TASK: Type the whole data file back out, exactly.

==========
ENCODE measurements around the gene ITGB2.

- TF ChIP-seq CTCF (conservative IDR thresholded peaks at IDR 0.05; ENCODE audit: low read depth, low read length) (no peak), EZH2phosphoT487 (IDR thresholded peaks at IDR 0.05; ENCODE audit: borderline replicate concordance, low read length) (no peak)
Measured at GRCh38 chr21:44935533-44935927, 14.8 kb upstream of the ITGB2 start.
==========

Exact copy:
ENCODE measurements around the gene ITGB2.

- TF ChIP-seq CTCF (conservative IDR thresholded peaks at IDR 0.05; ENCODE audit: low read depth, low read length) (no peak), EZH2phosphoT487 (IDR thresholded peaks at IDR 0.05; ENCODE audit: borderline replicate concordance, low read length) (no peak)
Measured at GRCh38 chr21:44935533-44935927, 14.8 kb upstream of the ITGB2 start.